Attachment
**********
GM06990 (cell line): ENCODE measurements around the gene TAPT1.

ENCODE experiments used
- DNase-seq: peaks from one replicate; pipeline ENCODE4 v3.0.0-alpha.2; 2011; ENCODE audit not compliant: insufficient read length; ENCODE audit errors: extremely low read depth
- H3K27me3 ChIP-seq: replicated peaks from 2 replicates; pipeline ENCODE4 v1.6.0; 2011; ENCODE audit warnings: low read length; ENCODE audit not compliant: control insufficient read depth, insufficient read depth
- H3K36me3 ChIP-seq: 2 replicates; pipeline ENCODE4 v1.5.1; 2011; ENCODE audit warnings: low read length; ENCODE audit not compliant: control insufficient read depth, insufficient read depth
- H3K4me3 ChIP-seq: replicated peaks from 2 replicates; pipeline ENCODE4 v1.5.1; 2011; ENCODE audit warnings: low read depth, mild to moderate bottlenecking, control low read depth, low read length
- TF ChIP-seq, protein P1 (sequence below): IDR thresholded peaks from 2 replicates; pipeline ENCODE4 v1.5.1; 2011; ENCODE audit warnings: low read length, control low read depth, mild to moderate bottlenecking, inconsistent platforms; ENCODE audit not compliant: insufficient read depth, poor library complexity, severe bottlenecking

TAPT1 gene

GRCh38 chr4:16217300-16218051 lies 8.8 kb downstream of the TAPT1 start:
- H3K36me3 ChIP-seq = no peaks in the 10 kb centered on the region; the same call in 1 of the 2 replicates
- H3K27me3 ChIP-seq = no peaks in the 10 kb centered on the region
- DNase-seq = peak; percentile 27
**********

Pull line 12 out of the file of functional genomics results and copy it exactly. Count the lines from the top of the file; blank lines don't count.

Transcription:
- DNase-seq = peak; percentile 27